Asking someone for a ride is one of those common everyday things that everyone does, and sooner or later you’re going to need to know how to ask for a ride in Spanish. Whether you’re asking a friend for a ride or asking a taxi or Uber driver, this bit of Spanish is going to be a lifesaver.
To ask for a ride in Spanish you’ll need to use the verb llevar.
If you don’t know, the word llevar means to take. In fact, the verb llevar can be used several different ways in Spanish. Listen to my podcast, 11 Uses of the verb llevar to get a grasp on this verb. It’s one of the most common verbs in Spanish and you need to know it inside and out.
Let’s get back to asking for that ride.
If everyone in the conversation already knows where you want to go, you can simply say:
Can you give me a ride?
You can also say:
Can you take me?
If you need to specify your destination, then you need to use “llevar a”.
¿Me llevas a la tienda?
Can you take me to the store?
If you noticed that sometimes I translated llevar as “a ride” and sometimes as “take me”, but don’t let it confuse you. Either one is an acceptable translation as both phrases in English have the same meaning.
The problem is Spanish doesn’t have a universal word for the word ride as a noun. Every country seems to have it’s own informal word for ride, like “aventón” (México) but until you’re familiar with the local lingo you’ll need to use the verb llevar.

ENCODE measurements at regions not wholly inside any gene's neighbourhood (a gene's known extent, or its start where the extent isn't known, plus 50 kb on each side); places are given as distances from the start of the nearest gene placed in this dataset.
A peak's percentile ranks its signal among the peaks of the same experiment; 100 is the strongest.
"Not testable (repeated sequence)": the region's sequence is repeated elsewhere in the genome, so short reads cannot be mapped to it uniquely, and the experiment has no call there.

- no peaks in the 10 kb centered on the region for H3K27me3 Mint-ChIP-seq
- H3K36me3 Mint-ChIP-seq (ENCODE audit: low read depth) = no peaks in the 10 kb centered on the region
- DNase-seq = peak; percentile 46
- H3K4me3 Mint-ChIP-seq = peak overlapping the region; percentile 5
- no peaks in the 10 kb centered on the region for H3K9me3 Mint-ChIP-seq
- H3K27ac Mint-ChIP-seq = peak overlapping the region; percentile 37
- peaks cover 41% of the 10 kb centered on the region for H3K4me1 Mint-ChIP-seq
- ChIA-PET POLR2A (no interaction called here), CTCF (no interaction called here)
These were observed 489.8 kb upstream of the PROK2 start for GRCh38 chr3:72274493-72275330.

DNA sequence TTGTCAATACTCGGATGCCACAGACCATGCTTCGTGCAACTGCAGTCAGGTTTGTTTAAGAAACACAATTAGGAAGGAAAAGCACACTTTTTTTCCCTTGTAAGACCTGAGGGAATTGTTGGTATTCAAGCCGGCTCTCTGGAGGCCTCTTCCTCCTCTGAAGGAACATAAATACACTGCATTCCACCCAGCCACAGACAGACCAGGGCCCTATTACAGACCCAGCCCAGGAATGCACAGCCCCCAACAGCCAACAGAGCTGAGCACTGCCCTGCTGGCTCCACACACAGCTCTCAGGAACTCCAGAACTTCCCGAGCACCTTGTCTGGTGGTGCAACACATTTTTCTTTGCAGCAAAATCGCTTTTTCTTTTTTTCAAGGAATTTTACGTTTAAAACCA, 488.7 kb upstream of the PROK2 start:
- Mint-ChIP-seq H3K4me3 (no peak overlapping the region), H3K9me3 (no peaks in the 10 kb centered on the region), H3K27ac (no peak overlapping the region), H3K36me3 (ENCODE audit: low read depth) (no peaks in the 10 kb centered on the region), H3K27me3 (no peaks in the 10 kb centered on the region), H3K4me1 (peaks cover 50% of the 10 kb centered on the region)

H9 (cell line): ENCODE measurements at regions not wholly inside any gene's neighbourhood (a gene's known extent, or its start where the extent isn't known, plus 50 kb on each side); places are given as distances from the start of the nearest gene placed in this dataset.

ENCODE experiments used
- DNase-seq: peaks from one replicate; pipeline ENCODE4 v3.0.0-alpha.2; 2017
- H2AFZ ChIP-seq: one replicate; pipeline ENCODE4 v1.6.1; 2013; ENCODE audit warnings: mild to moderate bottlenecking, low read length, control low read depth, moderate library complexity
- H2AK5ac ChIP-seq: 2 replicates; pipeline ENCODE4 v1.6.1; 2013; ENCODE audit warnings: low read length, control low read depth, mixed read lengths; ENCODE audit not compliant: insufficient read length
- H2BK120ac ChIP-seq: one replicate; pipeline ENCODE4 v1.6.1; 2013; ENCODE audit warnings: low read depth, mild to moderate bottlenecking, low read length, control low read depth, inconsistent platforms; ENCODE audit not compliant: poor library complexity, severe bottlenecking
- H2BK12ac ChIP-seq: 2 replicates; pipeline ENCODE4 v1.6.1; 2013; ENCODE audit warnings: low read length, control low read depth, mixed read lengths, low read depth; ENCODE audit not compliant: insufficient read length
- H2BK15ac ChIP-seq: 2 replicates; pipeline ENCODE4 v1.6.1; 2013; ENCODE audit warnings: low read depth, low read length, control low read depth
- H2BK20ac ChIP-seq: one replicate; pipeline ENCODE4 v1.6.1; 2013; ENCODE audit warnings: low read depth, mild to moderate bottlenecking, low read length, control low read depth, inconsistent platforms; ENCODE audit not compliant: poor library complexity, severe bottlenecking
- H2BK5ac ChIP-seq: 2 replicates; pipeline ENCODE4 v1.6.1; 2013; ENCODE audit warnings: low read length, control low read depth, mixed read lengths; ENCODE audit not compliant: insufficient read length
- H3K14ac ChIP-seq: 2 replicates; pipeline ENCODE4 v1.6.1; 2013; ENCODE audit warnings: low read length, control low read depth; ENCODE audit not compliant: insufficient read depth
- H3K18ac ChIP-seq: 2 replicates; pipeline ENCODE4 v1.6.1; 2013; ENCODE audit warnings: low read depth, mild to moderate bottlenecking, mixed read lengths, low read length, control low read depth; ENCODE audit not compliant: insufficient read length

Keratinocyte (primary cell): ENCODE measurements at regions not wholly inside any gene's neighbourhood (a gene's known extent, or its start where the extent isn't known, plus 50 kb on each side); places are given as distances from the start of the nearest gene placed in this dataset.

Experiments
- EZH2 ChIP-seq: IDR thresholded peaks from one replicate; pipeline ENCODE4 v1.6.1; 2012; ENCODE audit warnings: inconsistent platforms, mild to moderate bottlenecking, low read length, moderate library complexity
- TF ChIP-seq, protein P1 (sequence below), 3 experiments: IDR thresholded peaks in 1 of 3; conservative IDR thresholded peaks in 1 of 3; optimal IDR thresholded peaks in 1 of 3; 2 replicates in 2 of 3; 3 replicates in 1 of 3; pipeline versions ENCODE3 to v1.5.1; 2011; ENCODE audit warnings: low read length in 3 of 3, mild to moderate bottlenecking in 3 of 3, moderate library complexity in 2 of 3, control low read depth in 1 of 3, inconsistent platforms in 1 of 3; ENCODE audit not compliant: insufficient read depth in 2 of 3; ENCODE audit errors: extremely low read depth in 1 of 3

Now let’s look at some examples where you’re giving someone a ride.
I’ll take you
Sí, puedo llevarte al aeropuerto
Yes, I can take you to the airport
Claro te llevo al supermercado
Of course I’ll give you a ride to the the supermarket
And there you have it. Now you know how to ask for a ride in Spanish and won’t be caught stuttering and stammering like I was.
BEFORE YOU GO
Today’s phrase is just one of many that you’ll need when traveling or talking to your Spanish speaking friends.
You can get the My Spanish Phrasebook app which contains over 1900+ useful phrases for travel, conversation and everyday situations.
You can search the list, hear the pronunciation of each phrase, there are notes on usage when needed and it even specifies if a given phrase is particular to a specific region of the Spanish speaking world.
And that’s it for today, Ojalá les sirve.